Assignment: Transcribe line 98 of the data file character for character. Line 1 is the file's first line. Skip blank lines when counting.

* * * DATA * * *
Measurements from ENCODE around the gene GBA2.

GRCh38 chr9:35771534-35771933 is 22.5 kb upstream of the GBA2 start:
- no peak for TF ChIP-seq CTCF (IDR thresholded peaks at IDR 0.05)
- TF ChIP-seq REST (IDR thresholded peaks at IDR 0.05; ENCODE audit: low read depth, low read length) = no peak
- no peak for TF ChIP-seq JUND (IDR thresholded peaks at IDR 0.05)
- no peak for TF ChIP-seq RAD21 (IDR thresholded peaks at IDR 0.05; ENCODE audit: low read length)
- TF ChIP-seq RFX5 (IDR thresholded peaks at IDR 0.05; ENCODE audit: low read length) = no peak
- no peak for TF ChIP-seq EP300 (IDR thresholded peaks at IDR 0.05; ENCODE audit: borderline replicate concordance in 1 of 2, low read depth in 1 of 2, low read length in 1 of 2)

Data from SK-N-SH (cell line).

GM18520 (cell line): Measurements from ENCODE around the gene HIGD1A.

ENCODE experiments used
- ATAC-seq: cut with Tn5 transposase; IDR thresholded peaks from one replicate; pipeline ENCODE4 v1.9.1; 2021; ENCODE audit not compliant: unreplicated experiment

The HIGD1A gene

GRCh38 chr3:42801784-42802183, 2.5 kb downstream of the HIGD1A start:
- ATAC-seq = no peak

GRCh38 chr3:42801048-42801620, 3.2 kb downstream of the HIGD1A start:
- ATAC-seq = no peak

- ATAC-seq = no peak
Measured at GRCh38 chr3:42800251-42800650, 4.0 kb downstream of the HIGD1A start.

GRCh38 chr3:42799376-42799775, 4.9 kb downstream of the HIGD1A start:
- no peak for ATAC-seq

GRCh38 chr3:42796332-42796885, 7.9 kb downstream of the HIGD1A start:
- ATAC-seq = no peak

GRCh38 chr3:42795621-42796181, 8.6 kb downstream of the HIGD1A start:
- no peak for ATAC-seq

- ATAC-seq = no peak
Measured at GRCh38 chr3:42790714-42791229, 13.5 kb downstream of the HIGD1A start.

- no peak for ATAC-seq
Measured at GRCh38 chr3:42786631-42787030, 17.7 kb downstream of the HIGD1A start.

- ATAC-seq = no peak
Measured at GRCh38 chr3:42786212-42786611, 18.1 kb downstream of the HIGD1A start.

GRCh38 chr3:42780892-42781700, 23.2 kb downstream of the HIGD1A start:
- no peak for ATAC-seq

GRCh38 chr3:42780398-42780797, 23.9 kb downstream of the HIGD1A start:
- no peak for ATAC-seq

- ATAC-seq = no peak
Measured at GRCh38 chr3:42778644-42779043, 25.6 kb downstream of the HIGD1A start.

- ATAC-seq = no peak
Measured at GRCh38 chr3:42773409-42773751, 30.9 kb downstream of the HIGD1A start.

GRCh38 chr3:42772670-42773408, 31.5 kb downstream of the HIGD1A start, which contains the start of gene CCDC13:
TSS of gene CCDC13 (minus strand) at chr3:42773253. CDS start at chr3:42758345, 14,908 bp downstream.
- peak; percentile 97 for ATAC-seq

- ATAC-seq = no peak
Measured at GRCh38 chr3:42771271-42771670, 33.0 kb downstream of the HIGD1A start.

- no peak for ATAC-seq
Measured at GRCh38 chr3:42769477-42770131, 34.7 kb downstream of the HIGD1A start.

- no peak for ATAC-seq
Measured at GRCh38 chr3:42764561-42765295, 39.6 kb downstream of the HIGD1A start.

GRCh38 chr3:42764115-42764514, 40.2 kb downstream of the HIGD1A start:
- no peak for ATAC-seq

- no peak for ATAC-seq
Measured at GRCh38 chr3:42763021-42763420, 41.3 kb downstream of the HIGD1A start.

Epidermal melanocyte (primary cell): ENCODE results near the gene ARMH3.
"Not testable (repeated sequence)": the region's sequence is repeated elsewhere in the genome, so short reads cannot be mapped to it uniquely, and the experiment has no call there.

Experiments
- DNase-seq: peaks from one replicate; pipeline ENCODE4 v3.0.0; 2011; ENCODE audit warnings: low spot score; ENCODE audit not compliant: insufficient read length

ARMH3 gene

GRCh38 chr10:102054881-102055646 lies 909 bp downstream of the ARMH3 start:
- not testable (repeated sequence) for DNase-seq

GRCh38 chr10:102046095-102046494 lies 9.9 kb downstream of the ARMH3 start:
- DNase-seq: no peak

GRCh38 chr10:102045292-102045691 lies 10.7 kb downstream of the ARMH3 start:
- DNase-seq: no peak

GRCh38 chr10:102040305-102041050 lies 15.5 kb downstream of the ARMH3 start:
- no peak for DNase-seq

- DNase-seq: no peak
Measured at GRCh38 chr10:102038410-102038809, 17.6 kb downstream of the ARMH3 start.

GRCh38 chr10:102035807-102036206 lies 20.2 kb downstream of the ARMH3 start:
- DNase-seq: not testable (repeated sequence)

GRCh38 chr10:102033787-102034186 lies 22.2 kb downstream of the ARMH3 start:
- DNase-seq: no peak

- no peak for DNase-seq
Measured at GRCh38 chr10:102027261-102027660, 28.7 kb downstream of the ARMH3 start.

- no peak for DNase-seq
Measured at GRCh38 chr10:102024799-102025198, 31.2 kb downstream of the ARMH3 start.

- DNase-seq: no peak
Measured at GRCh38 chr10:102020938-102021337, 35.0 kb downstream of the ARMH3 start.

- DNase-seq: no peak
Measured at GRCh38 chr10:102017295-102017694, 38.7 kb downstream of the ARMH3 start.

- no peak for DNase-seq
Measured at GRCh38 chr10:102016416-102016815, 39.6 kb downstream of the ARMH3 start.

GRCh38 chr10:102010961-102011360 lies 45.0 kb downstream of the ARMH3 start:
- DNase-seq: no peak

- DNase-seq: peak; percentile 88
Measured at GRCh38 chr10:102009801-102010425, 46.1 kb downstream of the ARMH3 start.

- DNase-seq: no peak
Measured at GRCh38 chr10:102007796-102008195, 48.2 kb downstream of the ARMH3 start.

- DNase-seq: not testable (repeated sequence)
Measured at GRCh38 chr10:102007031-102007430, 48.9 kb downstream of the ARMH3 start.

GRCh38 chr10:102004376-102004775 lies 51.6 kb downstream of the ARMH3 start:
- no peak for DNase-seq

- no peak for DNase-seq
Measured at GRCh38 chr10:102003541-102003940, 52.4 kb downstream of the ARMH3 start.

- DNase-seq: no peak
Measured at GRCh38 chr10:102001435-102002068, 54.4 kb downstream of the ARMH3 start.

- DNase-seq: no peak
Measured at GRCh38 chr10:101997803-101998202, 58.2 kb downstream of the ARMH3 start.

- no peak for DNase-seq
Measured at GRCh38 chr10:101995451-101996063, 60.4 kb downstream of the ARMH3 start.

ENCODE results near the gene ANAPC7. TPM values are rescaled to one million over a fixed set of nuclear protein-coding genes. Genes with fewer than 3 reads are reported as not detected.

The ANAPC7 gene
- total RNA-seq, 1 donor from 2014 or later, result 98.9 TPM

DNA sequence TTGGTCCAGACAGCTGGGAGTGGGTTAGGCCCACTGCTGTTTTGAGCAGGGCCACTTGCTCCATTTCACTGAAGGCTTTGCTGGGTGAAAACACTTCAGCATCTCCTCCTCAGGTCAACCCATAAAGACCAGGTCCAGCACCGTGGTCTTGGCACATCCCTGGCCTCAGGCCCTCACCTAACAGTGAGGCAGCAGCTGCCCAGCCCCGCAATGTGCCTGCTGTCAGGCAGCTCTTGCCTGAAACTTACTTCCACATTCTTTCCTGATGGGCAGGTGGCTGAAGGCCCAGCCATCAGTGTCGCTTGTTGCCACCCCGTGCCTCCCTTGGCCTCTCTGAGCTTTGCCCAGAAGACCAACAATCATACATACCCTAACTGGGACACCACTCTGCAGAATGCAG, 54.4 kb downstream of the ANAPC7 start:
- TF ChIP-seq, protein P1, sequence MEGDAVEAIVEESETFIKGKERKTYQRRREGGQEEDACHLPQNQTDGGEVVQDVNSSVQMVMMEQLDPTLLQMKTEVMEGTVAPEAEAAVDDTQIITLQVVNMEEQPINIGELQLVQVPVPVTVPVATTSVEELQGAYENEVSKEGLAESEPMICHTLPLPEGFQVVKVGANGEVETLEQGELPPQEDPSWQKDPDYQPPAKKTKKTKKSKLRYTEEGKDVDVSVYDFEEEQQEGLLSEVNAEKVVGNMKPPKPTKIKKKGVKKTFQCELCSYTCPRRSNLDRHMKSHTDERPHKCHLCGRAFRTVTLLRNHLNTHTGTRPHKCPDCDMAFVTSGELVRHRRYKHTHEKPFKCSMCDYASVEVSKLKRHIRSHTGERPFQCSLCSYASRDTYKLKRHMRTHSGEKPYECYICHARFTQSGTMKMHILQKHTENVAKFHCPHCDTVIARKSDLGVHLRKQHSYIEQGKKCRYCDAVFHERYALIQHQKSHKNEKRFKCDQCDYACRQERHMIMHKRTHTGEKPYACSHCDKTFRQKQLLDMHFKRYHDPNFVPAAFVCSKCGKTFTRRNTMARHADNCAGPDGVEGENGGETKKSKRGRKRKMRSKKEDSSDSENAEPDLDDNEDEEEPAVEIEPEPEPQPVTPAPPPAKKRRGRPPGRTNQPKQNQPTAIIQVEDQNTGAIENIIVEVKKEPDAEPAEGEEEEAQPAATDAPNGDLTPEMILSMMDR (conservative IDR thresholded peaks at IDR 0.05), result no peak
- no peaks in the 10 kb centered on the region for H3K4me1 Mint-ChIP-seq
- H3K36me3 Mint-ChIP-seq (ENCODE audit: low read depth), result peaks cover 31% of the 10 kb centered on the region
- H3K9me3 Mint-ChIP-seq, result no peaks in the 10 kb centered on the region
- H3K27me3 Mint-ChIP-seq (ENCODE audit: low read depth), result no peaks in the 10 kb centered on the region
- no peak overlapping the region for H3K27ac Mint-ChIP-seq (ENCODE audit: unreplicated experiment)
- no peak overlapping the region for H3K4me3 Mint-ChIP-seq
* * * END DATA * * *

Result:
- no peak for DNase-seq